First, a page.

Why do we care about fin efficiency or whether we add more area to surfboard fins or SUP fins?
Because adding more area adds drag. Every square inch of fin is skin-friction drag. Bigger fin, more drag. Drag slows you down, makes it harder to paddle, slower to accelerate, and causes you to burn more energy to catch a wave–meaning shorter surf sessions before your arms give out. So if we can get the hold and drive we want, why not have the smallest fin you can get away with? Read more about fin sizing on our FAQs page.
Any by the way, the winglets are not intended as hyrdofoils–they are WAY too small to lift you out of the water . . . and they are not designed to hold down the tail while you walk to the nose. Winglets aren’t magic–just science.[/toggle]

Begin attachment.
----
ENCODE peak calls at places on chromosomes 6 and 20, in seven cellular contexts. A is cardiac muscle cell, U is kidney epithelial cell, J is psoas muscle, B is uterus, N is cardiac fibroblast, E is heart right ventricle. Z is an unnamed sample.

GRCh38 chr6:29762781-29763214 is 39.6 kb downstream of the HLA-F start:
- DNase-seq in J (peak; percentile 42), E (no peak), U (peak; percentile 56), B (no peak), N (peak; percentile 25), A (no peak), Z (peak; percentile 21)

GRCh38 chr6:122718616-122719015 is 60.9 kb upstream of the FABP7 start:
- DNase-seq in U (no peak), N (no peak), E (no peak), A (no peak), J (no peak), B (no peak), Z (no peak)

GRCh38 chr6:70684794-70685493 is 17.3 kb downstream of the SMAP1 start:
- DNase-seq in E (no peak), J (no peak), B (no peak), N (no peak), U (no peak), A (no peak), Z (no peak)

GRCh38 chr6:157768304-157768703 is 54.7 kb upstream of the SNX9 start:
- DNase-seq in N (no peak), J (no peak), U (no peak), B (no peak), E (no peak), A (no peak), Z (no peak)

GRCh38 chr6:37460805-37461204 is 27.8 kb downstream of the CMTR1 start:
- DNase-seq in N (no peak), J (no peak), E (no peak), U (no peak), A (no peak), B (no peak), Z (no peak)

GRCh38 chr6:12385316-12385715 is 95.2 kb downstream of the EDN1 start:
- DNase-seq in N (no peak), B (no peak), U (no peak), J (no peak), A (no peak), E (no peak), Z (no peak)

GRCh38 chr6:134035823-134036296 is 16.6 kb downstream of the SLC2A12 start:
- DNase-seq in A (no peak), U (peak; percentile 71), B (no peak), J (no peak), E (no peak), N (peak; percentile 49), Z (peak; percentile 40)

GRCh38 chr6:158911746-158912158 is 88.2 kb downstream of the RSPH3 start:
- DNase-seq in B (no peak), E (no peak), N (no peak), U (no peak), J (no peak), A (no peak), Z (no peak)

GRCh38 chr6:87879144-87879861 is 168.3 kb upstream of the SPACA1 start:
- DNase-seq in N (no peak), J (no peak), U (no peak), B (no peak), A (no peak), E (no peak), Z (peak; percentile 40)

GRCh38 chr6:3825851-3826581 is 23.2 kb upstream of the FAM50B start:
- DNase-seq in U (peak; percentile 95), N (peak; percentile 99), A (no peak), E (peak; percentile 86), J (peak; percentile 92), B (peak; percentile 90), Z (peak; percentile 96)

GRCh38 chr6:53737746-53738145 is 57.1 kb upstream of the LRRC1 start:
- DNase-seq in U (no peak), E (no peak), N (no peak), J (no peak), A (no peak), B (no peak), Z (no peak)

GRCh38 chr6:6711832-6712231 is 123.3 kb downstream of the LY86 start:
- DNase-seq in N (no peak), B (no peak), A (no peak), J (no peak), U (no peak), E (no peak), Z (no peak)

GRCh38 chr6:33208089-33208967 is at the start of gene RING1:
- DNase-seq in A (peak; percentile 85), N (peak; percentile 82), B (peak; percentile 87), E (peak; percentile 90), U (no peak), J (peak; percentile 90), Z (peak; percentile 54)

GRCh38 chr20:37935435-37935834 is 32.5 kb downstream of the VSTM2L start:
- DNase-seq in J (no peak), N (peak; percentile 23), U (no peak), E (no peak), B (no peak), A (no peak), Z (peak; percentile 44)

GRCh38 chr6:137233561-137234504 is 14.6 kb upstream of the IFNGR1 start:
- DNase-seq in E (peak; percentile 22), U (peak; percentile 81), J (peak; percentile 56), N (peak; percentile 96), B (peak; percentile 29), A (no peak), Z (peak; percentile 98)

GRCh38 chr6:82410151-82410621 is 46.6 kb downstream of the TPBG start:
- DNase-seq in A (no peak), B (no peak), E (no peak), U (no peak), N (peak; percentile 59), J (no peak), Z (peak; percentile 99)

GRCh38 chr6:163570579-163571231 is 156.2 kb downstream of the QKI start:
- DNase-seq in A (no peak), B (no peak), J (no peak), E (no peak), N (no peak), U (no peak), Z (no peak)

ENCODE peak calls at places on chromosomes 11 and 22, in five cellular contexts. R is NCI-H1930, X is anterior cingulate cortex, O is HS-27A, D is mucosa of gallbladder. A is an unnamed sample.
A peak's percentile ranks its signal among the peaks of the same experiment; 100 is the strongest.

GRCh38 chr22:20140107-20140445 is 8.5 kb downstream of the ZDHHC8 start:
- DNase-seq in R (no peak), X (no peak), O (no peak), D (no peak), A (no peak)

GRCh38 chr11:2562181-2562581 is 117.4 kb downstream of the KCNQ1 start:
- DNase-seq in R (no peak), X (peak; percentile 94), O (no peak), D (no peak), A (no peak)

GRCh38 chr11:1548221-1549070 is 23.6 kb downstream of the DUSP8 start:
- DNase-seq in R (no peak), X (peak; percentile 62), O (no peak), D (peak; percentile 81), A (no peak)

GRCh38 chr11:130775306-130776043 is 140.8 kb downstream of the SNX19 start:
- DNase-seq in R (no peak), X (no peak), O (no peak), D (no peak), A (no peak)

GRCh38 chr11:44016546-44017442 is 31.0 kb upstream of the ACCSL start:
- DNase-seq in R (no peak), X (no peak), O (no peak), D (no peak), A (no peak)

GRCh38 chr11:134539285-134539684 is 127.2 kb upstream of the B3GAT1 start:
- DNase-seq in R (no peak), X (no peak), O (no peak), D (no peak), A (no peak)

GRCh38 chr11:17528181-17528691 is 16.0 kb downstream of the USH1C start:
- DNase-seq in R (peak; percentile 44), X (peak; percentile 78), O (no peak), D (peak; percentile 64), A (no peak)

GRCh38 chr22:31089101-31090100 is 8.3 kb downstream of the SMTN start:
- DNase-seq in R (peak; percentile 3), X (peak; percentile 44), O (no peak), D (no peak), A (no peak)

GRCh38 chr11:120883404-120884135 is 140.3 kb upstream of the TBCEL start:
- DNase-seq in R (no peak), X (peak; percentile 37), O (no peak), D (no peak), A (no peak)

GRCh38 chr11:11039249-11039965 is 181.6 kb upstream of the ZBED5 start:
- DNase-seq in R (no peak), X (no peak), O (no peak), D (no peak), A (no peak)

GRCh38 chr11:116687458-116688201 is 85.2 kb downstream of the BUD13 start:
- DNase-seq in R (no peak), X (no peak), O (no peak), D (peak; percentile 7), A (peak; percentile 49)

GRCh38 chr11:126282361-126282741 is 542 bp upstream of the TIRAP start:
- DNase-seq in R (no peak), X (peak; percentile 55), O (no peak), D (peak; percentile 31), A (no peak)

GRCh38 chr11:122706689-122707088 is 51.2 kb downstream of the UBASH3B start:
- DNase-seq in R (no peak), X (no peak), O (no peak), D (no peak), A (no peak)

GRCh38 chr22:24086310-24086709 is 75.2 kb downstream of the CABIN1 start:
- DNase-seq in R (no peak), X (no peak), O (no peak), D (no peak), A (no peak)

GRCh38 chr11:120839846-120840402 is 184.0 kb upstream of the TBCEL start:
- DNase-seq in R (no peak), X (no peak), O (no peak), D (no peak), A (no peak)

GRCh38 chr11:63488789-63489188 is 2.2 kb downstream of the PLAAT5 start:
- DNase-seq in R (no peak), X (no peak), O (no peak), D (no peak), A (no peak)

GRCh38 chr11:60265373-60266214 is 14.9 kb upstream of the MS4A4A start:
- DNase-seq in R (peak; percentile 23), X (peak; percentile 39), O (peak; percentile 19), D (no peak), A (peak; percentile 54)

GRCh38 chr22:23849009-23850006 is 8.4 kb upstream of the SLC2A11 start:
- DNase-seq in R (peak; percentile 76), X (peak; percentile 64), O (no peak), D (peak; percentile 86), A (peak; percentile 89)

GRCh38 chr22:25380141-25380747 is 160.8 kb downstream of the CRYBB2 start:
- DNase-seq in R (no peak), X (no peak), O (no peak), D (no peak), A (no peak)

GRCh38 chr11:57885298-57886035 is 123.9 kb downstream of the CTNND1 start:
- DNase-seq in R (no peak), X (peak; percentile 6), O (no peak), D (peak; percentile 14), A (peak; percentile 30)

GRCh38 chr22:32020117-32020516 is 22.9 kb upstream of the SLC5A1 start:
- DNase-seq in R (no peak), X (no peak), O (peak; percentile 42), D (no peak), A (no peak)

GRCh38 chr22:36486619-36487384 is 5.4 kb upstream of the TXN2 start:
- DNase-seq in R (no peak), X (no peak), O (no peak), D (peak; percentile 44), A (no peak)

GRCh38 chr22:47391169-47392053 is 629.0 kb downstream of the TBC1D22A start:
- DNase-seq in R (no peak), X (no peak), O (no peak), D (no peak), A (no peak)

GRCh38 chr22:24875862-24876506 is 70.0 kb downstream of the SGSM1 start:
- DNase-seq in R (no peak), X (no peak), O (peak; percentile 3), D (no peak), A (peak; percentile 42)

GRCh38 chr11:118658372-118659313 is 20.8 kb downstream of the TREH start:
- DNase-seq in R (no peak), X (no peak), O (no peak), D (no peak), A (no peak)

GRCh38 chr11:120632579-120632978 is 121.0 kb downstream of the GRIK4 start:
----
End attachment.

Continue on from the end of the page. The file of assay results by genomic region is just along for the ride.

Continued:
This Wavegrinder 2 fin for longboards and SUP has several features designed to maximize fin efficiency.
- A high-aspect-ratio shape (tall and thin)
- A low taper ratio
- A short base
- A cutaway
- A bulbous forefoot
- A NACA double-zero foil section
- Height/depth: 9 inches
- Total area (with winglets): 30.6 sq. inches
- Planform area alone: 28.5 sq. inches
- Winglets surface area: 1.6 sq. inches (about the size of a US quarter)
- Rake/sweepback angle: 15 degrees
- Fits Fins Unlimited and Bahne Boxes